I am actually commenting on a snippet with a useless link here.
Professor Krugman’s article, like much of his journalism, was hastily drafted and factually incorrect. [skip] One of the most humorous aspects of the article was its view that the efficient markets hypothesis was at the heart of the inability to see the bubble coming. If Krugman had bothered to read any of the finance journals for the past two decades he would have noticed a remarkable transformation of the profession away from adherence to the efficient markets hypothesis.
Meeeow. Also irrelevant. Krugman was talking about what academic economists tell policy makers, not what is published in academic journals. It is quite different. Also there is a difference between research in a field and the message from that field to economists in other fields. Roughly, macroeconomists assumed that the efficient markets hypothesis was a useful approximation even though people who look at asset prices knew it was rejected by their data.
The terrible power of elegant theories in economics is that they maintain their power even once it is agreed that they are rejected by the relevant data. The response is that “all models are false” — (I am quoting Victor Rios Rull but I could be quoting thousands of economists) and that they can still be useful. Roughly the logic is that just because a model is not exactly true doesn’t mean it isn’t useful. This model is not exactly true, therefore it is useful.
Reading Calomiris’s criticism of Krugman, I am reminded of something this guy named Brad DeLong said about Krugman some time ago.
Brad said that Krugman has spent his academic career finding cases in which a country can gain from protectionism and his career as a public intellectual arguing that protection hurts the protecting country.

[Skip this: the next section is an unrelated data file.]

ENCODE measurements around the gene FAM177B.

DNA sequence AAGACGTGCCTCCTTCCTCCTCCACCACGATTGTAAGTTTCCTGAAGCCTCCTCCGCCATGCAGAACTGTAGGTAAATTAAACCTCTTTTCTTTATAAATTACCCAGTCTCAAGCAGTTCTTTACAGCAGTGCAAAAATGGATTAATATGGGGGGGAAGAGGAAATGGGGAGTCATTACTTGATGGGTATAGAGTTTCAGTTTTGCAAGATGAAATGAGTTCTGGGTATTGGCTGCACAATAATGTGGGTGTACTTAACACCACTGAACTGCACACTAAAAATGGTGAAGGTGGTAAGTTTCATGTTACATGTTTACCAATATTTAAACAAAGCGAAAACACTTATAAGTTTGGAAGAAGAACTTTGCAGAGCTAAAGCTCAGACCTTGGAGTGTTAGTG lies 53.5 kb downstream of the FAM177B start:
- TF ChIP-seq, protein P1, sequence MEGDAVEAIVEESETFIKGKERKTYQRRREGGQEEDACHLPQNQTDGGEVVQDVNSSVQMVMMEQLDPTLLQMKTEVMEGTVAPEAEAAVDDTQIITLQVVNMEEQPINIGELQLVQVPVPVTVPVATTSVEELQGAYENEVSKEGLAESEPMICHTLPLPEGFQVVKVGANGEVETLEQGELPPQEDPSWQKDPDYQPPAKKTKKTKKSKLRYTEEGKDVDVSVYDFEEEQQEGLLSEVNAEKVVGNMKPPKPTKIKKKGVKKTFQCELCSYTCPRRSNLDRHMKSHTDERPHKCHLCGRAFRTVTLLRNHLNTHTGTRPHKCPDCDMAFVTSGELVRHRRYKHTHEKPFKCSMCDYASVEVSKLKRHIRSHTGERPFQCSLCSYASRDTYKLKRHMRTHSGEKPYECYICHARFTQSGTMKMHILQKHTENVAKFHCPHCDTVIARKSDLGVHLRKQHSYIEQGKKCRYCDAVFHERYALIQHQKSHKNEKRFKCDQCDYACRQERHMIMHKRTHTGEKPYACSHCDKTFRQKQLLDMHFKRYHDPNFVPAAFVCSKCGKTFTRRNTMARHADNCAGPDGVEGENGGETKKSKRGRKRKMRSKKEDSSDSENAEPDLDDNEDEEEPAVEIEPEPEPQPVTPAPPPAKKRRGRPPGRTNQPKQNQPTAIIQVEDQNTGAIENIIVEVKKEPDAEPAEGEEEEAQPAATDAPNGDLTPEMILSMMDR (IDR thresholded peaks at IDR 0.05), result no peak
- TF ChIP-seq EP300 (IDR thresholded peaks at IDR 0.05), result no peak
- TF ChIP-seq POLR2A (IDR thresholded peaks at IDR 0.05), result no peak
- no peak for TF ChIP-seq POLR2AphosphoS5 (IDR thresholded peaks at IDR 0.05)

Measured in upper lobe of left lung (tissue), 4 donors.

Yes that was a long long time ago (about 20 years). Brad war right about Krugman the public intellectual (the first statementw as hyberbole as Krugman the academic had a broader range even lo those many years ago).
Brad’s point was that, when economists give advice, they switch to economics 101 — to old mathematical results based on old models with assumptions made for tractability. In contrast new research in economic theory has to be uhm new, and it’s best to get new results not the same old results with relaxed assumptions.
Thus old economic theory dominates economists contributions to the public debate even when economists know that it isn’t even valid as theory — that there are other models just as elegant and beautiful which give the opposite answer to the policy question.
I think this refutes Calomiris’s critique of Krugman. Yes current research published in The Journal of Finance and the Journal of Financial Economics has moved beyond CAPM. Wow big surprise, you can’t publish the same paper for over
a decade two decades.
However, when talking to policy makers, academic economists explain the old simple model, that is assume efficient markets, and don’t bother them with current research, that is, the fact that the efficient markets hypothesis has less empirical support than the phlogiston hypothesis.
This also reminds me of something that Robert Waldmann once Said about Greg Mankiw.
The rules of theoretical debate among economists often require great deference to simplifying assumptions which no one has ever believed to be approximately correct. Roughly, the rule seems to be “according first neoclassical model” must be accepted as meaning “true to first order” which much be interpreted as “a useful approximation.” I really don’t know why.
This means that, at least until behavioral economists develop a theory as complete and elegant and simple as the efficient markets hypothesis, economists give policy makers advice which is sound only if it is true.